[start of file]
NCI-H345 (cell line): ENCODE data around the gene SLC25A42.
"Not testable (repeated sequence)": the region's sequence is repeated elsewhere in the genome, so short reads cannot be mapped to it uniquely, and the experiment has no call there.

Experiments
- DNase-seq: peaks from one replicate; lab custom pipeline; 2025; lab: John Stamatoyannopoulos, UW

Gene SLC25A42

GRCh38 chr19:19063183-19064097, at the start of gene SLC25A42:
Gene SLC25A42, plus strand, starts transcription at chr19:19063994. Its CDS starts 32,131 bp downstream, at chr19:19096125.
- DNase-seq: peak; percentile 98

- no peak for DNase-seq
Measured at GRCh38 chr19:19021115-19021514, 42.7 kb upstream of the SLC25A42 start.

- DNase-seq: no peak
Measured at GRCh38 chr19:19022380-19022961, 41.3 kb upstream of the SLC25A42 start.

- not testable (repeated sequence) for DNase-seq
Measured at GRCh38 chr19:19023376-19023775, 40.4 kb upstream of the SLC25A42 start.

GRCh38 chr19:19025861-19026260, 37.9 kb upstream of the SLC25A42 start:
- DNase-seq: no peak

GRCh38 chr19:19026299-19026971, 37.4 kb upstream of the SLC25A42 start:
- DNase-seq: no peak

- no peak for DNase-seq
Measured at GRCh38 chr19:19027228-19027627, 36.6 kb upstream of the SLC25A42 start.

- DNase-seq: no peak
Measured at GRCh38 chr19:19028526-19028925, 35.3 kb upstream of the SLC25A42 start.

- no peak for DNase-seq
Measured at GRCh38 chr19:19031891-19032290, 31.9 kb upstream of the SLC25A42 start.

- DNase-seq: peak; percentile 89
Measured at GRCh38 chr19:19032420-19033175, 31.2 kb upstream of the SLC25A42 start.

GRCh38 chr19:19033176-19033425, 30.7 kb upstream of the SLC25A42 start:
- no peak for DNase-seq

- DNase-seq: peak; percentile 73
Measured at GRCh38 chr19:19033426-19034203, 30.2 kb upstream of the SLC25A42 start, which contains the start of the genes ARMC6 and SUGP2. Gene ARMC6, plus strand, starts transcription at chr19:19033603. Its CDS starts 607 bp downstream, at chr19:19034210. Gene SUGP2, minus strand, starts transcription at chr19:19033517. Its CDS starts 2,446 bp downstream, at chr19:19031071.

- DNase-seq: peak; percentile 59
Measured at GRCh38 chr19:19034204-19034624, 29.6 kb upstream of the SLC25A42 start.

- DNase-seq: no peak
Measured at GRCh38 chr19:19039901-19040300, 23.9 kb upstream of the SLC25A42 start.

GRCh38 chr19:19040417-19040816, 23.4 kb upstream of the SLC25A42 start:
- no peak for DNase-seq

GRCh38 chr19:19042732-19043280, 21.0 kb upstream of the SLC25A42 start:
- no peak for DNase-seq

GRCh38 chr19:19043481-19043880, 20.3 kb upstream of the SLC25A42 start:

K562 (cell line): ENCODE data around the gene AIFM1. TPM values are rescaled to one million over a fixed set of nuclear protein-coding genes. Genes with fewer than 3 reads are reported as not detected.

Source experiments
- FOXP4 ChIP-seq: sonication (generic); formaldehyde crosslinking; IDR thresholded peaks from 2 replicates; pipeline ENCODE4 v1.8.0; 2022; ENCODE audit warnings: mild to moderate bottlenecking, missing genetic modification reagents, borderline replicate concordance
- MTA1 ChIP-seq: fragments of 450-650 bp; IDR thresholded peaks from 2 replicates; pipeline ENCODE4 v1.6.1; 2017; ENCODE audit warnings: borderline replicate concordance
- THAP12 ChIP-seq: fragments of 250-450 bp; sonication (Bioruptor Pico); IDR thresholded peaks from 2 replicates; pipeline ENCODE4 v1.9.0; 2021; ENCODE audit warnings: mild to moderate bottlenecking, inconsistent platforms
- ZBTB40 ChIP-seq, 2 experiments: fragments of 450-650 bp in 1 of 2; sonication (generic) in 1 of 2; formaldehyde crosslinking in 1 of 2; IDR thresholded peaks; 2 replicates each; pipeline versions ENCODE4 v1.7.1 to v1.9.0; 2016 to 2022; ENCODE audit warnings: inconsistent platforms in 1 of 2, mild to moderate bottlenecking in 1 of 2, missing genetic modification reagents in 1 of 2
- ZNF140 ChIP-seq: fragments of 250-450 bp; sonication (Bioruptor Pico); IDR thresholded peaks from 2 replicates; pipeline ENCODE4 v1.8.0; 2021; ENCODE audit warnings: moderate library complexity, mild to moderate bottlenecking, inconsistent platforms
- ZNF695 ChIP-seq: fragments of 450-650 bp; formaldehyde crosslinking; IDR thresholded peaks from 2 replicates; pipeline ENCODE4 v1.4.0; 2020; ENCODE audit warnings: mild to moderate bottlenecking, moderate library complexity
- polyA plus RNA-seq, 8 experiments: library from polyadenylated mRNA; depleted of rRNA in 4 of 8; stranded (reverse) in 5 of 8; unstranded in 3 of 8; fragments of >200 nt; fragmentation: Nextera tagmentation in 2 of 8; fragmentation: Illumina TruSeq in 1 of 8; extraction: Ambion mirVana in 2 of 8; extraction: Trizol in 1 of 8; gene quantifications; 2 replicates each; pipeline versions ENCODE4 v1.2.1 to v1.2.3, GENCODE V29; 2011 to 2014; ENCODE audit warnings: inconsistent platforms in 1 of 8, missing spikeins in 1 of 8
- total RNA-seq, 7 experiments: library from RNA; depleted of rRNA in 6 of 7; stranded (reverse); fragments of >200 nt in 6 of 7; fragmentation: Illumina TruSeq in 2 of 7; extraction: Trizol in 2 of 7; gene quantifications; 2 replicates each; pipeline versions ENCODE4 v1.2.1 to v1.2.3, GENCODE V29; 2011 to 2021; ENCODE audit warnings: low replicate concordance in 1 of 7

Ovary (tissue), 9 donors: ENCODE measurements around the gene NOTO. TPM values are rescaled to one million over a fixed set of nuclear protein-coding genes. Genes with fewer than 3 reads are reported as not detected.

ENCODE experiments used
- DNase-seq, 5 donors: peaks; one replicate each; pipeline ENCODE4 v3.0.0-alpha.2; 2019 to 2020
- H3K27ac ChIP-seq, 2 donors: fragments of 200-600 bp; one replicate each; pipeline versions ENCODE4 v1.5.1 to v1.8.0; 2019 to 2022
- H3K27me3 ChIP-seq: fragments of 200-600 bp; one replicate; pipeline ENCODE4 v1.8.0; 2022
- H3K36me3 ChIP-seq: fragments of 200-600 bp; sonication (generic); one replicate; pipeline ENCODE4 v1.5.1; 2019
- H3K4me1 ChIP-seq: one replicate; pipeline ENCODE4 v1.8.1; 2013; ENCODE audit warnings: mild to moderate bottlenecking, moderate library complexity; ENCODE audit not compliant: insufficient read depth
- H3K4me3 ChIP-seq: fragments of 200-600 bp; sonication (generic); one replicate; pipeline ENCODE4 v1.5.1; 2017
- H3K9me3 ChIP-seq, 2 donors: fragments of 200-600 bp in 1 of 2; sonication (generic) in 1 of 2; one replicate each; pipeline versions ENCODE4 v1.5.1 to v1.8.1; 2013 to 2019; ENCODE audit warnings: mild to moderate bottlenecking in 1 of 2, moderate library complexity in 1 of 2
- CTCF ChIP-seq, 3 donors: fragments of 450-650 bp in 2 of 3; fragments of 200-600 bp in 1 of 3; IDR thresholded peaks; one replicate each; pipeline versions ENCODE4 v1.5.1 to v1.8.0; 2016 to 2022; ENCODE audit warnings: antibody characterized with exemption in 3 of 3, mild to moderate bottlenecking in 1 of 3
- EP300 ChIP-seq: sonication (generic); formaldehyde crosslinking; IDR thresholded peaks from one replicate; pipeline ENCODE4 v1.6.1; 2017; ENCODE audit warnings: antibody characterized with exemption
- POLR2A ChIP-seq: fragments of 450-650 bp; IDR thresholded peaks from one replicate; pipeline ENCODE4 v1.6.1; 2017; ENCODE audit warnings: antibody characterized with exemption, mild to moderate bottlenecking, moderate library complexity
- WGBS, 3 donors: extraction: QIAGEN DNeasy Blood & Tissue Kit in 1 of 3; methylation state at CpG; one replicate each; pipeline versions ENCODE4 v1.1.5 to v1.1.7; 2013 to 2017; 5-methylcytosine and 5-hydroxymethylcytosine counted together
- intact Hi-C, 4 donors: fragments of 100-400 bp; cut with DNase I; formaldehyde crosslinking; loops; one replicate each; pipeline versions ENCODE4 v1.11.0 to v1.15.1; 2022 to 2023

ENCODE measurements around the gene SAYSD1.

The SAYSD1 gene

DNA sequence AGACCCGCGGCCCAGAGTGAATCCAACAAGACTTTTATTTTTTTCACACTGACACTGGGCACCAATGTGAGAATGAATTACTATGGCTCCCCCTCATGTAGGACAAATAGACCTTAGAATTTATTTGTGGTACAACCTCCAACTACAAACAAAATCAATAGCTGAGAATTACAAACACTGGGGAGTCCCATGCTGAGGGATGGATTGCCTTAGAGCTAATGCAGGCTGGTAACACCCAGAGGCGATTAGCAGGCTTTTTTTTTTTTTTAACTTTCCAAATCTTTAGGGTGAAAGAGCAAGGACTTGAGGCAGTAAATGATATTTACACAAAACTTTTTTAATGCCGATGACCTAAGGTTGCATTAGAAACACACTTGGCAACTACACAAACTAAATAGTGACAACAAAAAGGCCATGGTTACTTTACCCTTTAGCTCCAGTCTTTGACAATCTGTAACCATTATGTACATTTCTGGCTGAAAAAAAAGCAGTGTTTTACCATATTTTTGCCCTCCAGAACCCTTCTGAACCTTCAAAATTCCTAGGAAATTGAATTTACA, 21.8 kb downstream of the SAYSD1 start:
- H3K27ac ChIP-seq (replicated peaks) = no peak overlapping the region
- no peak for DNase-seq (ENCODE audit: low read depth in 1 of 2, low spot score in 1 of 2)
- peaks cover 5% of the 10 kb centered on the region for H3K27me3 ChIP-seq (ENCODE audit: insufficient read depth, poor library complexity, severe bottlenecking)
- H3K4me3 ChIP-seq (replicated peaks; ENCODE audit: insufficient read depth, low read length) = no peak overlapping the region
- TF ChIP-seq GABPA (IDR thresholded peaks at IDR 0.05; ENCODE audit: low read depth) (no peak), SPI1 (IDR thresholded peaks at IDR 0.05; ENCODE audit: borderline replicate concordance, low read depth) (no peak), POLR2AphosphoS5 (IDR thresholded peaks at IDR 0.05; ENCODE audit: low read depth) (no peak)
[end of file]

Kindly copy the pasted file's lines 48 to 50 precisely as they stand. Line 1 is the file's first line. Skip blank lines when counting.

- polyA plus RNA-seq, 8 experiments: library from polyadenylated mRNA; depleted of rRNA in 4 of 8; stranded (reverse) in 5 of 8; unstranded in 3 of 8; fragments of >200 nt; fragmentation: Nextera tagmentation in 2 of 8; fragmentation: Illumina TruSeq in 1 of 8; extraction: Ambion mirVana in 2 of 8; extraction: Trizol in 1 of 8; gene quantifications; 2 replicates each; pipeline versions ENCODE4 v1.2.1 to v1.2.3, GENCODE V29; 2011 to 2014; ENCODE audit warnings: inconsistent platforms in 1 of 8, missing spikeins in 1 of 8
- total RNA-seq, 7 experiments: library from RNA; depleted of rRNA in 6 of 7; stranded (reverse); fragments of >200 nt in 6 of 7; fragmentation: Illumina TruSeq in 2 of 7; extraction: Trizol in 2 of 7; gene quantifications; 2 replicates each; pipeline versions ENCODE4 v1.2.1 to v1.2.3, GENCODE V29; 2011 to 2021; ENCODE audit warnings: low replicate concordance in 1 of 7

Ovary (tissue), 9 donors: ENCODE measurements around the gene NOTO. TPM values are rescaled to one million over a fixed set of nuclear protein-coding genes. Genes with fewer than 3 reads are reported as not detected.